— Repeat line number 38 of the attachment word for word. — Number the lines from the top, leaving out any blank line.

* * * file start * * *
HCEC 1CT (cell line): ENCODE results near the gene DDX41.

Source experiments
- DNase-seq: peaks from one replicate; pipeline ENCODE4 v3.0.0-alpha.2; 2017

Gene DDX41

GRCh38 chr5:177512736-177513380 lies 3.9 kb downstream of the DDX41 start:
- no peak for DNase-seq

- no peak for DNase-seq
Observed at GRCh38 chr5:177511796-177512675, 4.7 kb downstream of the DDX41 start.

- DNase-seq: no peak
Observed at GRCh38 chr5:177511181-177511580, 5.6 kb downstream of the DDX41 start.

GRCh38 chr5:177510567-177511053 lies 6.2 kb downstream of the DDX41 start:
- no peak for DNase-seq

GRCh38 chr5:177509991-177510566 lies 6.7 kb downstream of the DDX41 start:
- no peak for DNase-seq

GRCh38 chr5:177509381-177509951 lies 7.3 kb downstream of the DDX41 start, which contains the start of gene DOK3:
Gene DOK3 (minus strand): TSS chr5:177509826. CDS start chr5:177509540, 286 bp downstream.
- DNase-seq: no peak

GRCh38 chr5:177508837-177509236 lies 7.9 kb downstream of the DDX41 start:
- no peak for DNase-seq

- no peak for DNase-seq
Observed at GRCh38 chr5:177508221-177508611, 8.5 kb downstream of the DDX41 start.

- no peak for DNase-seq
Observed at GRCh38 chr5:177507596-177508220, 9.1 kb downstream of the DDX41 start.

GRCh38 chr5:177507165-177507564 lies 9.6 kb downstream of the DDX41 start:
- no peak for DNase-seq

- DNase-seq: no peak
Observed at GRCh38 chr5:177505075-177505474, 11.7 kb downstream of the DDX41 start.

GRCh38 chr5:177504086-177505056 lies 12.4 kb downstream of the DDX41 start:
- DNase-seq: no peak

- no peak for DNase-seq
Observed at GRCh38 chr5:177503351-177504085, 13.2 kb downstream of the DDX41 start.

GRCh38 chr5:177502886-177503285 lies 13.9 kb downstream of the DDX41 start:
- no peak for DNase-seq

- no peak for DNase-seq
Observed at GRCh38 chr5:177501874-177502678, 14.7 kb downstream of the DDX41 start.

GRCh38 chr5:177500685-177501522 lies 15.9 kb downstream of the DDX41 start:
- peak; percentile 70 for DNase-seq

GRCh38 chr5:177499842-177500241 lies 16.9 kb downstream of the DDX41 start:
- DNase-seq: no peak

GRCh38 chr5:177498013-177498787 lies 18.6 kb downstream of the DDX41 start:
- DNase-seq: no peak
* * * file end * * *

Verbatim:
GRCh38 chr5:177499842-177500241 lies 16.9 kb downstream of the DDX41 start: